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Supreme Court opinion season nears climax: 5 major decisions to come

It’s set to be a big week for the Supreme Court.

There are just days left until the justices’ self-imposed deadline to issue opinions by the end of June, but they have yet to rule on 14 cases currently being heard this term.

The remaining decisions of the Supreme Court will have significant implications, most importantly whether former President Trump will be immune from criminal prosecution.

There are plenty of issues remaining, including cases involving defendants from the Jan. 6 attacks, social media regulation and the powers of federal agencies. The Supreme Court is due to release its next set of decisions on Wednesday.

As Supreme Court decision season reaches its peak, here are the five biggest cases yet to be resolved.

President Trump’s immunity claim 

Do former presidents enjoy criminal immunity for their official duties while in the White House? 

Trump has been delaying his criminal trial in Washington, D.C., on charges of conspiring to overturn the 2020 election for months, appealing claims that he is protected by executive immunity.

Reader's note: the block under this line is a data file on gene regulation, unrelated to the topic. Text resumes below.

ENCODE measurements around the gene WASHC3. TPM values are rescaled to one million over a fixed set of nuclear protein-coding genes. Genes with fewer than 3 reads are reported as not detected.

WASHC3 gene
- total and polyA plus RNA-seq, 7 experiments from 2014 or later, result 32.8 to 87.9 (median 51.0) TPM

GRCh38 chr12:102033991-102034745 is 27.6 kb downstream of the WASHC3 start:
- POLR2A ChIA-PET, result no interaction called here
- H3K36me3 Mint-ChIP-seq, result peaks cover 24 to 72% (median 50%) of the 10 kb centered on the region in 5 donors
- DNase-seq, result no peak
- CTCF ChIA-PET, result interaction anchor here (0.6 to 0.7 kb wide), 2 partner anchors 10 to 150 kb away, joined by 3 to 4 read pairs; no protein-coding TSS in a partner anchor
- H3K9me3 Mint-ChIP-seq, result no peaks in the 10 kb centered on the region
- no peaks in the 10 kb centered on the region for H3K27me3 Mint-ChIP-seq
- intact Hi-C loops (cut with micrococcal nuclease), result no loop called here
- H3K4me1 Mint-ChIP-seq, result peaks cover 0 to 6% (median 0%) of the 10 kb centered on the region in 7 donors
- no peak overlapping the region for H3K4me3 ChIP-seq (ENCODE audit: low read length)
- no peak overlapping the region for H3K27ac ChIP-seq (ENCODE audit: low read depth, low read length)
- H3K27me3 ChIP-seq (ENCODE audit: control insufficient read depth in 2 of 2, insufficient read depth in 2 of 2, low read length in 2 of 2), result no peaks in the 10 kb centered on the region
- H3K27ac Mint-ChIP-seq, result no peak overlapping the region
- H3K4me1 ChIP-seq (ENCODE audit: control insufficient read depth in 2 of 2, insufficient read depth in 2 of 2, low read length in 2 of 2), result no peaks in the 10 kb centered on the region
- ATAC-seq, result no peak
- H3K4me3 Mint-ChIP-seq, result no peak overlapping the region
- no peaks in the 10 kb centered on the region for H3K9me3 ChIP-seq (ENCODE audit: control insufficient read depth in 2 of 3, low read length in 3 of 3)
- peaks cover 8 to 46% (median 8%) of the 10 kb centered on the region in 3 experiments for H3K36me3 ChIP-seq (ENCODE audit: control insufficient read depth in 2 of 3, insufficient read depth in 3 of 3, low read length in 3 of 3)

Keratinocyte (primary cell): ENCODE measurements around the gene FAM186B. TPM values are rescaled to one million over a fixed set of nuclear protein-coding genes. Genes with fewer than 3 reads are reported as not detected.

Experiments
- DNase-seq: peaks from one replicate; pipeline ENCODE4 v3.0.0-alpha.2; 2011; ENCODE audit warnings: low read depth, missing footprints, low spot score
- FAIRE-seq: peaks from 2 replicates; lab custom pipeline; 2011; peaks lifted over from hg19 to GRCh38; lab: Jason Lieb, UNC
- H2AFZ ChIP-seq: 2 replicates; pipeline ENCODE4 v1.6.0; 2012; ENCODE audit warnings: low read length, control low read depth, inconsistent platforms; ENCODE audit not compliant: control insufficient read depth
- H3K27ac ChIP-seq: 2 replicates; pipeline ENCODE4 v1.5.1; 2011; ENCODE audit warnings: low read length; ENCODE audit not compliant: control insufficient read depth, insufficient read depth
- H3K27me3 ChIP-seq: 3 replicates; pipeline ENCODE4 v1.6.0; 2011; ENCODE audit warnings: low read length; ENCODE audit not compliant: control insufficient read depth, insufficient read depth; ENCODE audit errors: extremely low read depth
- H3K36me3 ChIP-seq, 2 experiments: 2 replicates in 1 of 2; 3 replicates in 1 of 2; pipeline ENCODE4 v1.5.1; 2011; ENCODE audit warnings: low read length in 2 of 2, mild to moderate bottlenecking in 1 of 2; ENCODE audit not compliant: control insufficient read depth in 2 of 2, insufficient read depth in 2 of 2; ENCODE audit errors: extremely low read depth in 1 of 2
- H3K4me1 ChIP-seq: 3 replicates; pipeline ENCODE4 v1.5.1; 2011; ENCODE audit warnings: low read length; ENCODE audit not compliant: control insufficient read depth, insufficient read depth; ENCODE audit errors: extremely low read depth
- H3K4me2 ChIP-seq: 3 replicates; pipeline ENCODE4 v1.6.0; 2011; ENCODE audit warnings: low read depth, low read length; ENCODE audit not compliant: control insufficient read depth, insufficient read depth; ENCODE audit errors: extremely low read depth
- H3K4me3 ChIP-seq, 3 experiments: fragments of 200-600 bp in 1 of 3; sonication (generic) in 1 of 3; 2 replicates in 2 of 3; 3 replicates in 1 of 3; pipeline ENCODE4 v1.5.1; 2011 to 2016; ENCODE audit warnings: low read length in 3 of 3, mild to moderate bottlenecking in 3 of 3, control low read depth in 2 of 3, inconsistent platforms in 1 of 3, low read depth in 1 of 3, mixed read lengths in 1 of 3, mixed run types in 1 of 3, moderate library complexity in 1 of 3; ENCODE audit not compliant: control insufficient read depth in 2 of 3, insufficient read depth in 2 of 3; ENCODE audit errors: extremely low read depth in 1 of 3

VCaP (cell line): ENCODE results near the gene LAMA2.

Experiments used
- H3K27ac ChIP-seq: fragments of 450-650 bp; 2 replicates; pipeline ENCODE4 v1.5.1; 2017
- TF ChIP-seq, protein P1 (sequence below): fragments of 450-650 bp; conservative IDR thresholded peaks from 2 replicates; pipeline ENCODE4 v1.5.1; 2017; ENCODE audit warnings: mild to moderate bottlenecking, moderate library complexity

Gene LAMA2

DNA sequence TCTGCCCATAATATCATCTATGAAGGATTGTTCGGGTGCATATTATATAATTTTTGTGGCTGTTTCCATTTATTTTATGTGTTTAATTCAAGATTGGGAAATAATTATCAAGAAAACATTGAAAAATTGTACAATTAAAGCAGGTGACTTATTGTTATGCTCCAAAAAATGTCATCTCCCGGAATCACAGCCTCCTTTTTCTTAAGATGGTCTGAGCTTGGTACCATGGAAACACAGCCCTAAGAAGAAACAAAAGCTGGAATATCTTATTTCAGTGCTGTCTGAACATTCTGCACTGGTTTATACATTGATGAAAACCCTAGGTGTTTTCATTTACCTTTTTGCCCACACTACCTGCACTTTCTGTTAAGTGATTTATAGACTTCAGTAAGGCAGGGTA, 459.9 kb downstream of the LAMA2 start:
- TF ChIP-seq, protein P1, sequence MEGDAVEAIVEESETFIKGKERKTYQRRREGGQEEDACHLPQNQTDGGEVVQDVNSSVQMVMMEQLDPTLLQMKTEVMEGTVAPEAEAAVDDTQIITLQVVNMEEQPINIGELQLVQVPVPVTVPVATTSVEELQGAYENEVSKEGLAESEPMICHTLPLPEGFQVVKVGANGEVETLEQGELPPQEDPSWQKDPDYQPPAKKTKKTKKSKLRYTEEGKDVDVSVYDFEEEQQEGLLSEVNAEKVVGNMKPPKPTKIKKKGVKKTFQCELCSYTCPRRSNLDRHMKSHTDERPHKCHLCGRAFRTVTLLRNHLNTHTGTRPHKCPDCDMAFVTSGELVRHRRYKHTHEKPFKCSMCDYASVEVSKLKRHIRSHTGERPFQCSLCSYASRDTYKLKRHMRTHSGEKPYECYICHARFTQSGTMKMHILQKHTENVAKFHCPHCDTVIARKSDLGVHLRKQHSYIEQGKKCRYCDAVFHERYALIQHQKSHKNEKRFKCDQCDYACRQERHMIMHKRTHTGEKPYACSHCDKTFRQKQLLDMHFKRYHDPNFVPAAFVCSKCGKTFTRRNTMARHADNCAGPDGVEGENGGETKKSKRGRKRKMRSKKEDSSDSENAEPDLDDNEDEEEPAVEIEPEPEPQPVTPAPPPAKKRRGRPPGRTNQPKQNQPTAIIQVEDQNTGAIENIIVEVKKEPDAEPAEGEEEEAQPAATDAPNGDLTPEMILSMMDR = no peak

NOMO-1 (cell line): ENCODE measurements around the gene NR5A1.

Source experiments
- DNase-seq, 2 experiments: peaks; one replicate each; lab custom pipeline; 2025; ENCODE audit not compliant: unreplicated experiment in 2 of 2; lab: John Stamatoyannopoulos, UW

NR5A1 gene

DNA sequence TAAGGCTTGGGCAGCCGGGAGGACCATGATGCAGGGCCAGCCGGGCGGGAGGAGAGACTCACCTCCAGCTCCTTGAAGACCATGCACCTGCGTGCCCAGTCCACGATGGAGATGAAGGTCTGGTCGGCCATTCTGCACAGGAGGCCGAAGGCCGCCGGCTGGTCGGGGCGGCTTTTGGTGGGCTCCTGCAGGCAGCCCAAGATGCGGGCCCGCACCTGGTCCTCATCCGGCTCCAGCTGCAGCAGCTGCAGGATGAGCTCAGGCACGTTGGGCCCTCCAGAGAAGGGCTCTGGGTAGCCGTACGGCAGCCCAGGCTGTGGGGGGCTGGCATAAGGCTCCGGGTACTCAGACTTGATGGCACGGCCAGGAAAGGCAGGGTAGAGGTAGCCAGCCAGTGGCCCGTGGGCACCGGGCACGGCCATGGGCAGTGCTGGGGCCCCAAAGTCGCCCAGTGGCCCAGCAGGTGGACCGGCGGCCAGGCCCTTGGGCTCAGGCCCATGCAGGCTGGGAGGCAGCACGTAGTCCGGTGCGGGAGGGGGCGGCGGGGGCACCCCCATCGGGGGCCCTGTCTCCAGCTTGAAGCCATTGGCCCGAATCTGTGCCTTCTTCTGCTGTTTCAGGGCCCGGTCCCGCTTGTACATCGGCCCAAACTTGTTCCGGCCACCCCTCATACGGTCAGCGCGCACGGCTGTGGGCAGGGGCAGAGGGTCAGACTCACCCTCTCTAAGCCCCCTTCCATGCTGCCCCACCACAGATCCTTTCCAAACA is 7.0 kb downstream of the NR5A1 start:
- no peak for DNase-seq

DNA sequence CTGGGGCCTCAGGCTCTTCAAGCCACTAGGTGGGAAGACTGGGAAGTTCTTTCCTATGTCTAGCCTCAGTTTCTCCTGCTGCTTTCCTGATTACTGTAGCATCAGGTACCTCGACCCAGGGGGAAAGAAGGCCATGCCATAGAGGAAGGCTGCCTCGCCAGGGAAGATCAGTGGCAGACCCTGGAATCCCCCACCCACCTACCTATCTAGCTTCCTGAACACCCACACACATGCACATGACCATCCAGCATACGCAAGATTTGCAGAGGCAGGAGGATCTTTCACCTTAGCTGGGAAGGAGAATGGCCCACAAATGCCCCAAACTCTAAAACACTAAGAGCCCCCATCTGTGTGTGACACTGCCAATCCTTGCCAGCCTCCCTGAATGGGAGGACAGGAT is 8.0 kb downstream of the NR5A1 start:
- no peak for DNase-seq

Lower courts have rejected Trump’s arguments, but the Supreme Court appeared to signal during oral arguments that it was willing to grant former presidents some immunity, though perhaps not as broad as Trump’s lawyers would like.

The ruling would send the immunity fight to a lower court, and whatever the outcome, it would likely help delay the trial until after the election, when Trump is likely to win the presidency and want the prosecution dropped.

Even if the Supreme Court rejects Trump’s immunity theory altogether, it’s unclear whether his case will proceed to trial before November.

With time running out, some observers have criticized the Supreme Court for not speeding up its ruling, even though it had planned to hear Trump’s appeal earlier than would be the case in a normal case.

No decision has been made yet, but the final day for the Supreme Court to deliver its opinion could coincide with the first presidential debate, scheduled for Thursday night.

January 6th: Obstruction charges 

Was the Department of Justice appropriate in indicting more than 300 defendants on January 6th obstruction charges? 

A separate case stemming from the Jan. 6, 2021, Capitol riot could impede the Department of Justice’s prosecution of rioters who stormed the Capitol building where the certification of the 2020 presidential election was taking place.

One of the rioters, Joseph Fisher, challenged the obstruction laws used against him and hundreds of others after the attack. Fisher argued that the charges, which criminalize “corruptly” obstructing, impeding, or interfering with an official government proceeding, were improperly applied to the rioters given their origins in the Enron accounting scandal.

The justices appeared wary of the government using the allegations during oral arguments.

A vote in favor of Fischer could overturn the sentences already handed down to many of the rioters, including 50 who were sentenced only on obstruction charges, though most of them also faced other felony charges, according to Attorney General Elizabeth Preloger.